Australia,Books,Importer,Imports,Wine,Wine Writer

Do Americans expect to pay well below market value for great Australian wines, shunning the cost of the great ones?

The Australians flooded our market with Shiraz, when Syrah took its initial step onto the US stage as a variety worthy of attention. I believe, and tell me if I’m wrong, that their $7 bottles of wine set a precedent for all future Australian wines… At least it’s seemed to for many years that would be coming, as I’ve watched it.

However, I’m on one end of the business, so I decided to “Ask the Expert.”

Wine importer Deborah M. Gray has written the book on importing, literally: How To Import Wine. I’ve read it; and honestly, if anyone wants to understand how to import into the US, this book is a MUST READ.

So, I asked her:

Do you still have a wine import company? I’d love to give you a plug and an “Importer” link. Here’s my story about you:  Reefer, Did Someone Say Reefer? Yup, I couldn’t resist using the title…


I just returned to the office to find this lovely surprise! Love the title! Ha.

As for my import company, I really need to update my website (the Bluestone Wine Solutions one) to amend the importing part because I gave up that end in December, at least for the foreseeable future. The Australian brands I imported were some of the loveliest wines I’ve ever had with incredible ratings…that couldn’t sell in this economy, with the ratings system broken and with the current disinterest in Australian premium wines. I represent a couple of other portfolios (not my own), and also consult to wineries and new importers. I’m working (or trying to) on a second book as well.


I wonder if the Australians flooded our market so much with cheap brands that now they can’t sell upper tier, because everyone expects Australia to over deliver on cheap pricing? Hum…


IMHO it’s a perfect storm of events that conspired to bring down Aussie wine popularity in the U.S. the last couple of years

Cheap wines – of course!

Consolidation of wholesalers – less available space in portfolios

Proliferation of brands

Exchange rate – weak US dollar

Writer backlash – seeing Aussie wines as over-priced and monolithic

Ratings wane – as dominant purchase factor

Economy in general – making premium wines less affordable

Economy in particular – wine importers going bankrupt and dumping high end brands on market, devaluing them.

And now that more Millennials are of legal drinking age, they are expecting ‘over-delivering’ wines, because that’s what they have been accustomed to during the recession, and all they really know.

Yes, I have thought about it a time or two!

How about you?

What do you think has added to an importer that’s had gorgeous wines to offer, but having to bow out of the process?

Did the Aussies shoot themselves in the foot?

Can they recover?

So many questions are left unanswered, and only time will tell for the answers.





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9 Responses to “Do Americans expect to pay well below market value for great Australian wines, shunning the cost of the great ones?”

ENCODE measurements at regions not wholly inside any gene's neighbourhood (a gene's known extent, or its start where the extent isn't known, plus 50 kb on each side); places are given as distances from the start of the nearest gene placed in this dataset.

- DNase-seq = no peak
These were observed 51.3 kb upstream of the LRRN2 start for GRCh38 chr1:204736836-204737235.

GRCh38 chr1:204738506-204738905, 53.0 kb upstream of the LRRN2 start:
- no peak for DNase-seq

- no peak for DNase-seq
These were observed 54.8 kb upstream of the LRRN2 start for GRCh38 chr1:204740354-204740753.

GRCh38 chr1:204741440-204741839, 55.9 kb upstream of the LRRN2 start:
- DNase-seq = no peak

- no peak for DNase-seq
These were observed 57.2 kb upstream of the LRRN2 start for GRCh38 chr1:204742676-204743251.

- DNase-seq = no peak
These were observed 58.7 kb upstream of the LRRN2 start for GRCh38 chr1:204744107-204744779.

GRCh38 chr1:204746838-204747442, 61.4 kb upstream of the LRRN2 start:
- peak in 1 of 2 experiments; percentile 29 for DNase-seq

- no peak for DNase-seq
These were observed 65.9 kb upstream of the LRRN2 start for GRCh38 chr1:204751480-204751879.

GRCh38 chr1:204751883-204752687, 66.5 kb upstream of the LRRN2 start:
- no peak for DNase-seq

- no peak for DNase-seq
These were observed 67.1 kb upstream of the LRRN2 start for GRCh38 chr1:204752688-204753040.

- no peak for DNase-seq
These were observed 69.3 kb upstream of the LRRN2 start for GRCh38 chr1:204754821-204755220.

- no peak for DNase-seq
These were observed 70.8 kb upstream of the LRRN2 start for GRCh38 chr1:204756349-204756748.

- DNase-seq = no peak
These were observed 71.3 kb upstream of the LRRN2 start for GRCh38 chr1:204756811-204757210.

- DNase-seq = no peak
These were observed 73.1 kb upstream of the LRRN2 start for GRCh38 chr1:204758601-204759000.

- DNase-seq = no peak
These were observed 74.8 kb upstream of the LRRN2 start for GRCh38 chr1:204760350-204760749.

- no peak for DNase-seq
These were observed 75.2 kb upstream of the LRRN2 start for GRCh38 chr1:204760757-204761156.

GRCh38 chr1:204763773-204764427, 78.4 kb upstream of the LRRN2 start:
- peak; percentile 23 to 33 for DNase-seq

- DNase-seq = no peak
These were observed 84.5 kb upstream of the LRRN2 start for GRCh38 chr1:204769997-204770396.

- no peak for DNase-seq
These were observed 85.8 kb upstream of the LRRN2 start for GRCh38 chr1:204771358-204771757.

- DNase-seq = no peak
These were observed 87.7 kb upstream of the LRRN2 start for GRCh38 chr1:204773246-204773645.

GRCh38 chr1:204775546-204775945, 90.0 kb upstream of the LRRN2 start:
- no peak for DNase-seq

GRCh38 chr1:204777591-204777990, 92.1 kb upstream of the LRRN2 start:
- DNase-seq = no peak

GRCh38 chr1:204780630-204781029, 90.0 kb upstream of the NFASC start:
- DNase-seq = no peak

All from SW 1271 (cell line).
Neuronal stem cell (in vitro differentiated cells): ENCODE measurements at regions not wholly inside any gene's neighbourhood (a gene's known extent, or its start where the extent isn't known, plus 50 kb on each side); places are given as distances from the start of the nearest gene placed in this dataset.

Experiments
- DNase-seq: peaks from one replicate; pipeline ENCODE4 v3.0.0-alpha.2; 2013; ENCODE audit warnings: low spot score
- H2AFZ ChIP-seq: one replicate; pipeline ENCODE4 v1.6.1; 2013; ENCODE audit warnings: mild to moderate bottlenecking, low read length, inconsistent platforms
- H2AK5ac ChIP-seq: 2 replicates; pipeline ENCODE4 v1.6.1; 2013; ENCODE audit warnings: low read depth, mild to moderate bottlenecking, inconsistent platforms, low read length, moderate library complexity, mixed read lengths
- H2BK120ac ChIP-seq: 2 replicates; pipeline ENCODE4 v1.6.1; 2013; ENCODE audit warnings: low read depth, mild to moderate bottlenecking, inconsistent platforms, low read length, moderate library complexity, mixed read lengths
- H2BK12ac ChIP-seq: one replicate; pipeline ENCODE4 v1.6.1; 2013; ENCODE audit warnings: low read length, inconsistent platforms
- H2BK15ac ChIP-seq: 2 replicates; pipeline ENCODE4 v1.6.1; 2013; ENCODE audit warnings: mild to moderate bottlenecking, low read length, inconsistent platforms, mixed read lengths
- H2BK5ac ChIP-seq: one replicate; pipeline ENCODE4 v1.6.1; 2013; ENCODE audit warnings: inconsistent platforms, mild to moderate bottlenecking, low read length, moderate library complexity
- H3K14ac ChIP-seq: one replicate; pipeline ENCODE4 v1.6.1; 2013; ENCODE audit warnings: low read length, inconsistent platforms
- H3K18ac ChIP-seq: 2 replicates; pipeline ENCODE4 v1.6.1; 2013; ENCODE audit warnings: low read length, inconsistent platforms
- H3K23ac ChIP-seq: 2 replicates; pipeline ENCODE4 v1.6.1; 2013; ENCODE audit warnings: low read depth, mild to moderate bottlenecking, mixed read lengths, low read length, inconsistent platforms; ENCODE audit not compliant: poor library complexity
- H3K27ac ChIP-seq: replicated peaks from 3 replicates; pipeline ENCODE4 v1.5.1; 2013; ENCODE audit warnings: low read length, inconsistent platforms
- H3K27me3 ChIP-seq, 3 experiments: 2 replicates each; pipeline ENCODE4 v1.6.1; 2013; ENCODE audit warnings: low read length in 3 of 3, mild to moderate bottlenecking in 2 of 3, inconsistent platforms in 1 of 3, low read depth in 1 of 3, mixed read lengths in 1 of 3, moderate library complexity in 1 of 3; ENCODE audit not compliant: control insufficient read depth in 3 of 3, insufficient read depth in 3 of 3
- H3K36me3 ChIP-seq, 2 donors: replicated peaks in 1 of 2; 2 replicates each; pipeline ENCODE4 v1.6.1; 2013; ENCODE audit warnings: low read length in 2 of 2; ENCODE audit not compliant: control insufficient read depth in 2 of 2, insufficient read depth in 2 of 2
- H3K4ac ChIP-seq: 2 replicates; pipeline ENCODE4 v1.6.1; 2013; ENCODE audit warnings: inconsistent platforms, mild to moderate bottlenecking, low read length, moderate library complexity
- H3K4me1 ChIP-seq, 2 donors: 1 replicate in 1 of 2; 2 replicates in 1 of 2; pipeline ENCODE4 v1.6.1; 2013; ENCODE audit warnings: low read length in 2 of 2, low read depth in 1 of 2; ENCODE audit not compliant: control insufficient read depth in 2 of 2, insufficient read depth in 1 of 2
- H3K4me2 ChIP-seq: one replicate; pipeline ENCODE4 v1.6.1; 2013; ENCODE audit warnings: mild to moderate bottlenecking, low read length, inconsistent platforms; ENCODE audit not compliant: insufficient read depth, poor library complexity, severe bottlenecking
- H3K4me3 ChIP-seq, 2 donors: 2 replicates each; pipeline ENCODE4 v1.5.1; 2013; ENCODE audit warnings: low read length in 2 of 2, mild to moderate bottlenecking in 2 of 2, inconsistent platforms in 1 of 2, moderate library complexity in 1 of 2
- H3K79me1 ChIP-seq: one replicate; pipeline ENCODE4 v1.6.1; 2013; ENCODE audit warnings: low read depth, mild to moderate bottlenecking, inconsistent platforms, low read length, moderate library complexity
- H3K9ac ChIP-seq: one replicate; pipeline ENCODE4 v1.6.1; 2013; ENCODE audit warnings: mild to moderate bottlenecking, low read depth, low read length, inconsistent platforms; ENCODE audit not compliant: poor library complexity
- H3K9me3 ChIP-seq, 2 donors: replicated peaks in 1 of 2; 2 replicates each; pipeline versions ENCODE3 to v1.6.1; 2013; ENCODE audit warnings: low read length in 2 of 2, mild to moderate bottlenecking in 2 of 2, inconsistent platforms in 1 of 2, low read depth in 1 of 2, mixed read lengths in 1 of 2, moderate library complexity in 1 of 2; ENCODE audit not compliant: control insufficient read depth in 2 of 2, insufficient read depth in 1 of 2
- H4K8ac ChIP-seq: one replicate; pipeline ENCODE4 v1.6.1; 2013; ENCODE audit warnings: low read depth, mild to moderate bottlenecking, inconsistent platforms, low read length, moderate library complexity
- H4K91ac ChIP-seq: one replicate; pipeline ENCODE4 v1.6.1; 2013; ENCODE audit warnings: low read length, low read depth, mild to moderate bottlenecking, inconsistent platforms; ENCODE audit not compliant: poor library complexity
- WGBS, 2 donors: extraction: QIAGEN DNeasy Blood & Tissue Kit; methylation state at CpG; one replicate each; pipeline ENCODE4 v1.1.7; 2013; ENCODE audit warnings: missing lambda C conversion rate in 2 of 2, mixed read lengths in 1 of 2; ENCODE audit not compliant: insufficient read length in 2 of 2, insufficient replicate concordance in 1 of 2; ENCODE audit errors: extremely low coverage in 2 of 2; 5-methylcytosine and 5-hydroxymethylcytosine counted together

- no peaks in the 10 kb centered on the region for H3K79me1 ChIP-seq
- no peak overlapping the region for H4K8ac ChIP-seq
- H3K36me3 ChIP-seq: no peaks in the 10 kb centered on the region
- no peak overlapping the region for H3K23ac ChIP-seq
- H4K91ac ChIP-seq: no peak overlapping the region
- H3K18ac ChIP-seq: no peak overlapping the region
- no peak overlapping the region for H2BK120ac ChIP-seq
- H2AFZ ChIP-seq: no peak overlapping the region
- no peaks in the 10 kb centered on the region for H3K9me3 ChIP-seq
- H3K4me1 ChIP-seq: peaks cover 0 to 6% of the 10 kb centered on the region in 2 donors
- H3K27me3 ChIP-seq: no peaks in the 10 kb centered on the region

1. alex says:

    Hello this is Alex from the wine forum http://www.winebasic101.com. Australian wine prices have been dropping and will continue to drop. Some winiers have gone out of business due to the drop in prices.

  2. Jo Diaz says:

    Yes, they have Alex. It’s a shame, too.

  3. David says:

    I think Malbec from Argentina has garnered the excitement that Aussie wines once did. Ironically they are on the same path of selling cheap and growing fast. Will they pull up before they crash? They should look at the Aussie story and learn something.

  4. Jo Diaz says:

    David, exactly. I haven’t seen this issue being discussed anywhere yet. It may have, but I’ve not come across it. The dialogue needs to start, and they Argentinians need to pay immediate attention.

  5. Deborah Gray says:

    David, I think even the Australians are learning something from the Australian story these days, and when they return in numbers it will be a much different business model, and a wiser, more considered approach. Hopefully we won’t have too long to wait, because there are some world class wines being made in Australia that just aren’t getting the attention they deserve.

  6. Hi Deborah and Jo,
    I was looking on line for an updated list of the best US wine importers can couldn’t find anything except a good article from Slate Magazine 2009. I consult for a company that allows foreign wineries to sell DTC and am reaching out to importers that store stock in the greater Bay Area. This company champions the small importers with warehouses full of beautiful but under appreciate wines. If you have any leads for me, especially for Australian wines I’d be grateful. If you’re curious about the company I consult for go to http://www.wholeworldwines.com, and take a peek at the consumer-oriented site at http://www.importedwines.com. This isn’t a flash site, or even pay to play, just legitimate sales done under the winery banner. As for your comments about the market above, I agree 100%. I have recently finished a contract with a wonderful Argentine winery that left the US market after several years of involvement due to a change in their business model, but I also think they were worn down the large amount of money needed to promote their wines through the traditional three-tier system. Thank you for your insightful comments.

  7. Jo Diaz says:

    Thanks for commenting, Jennifer. Deborah is more equipped than I in this matter.

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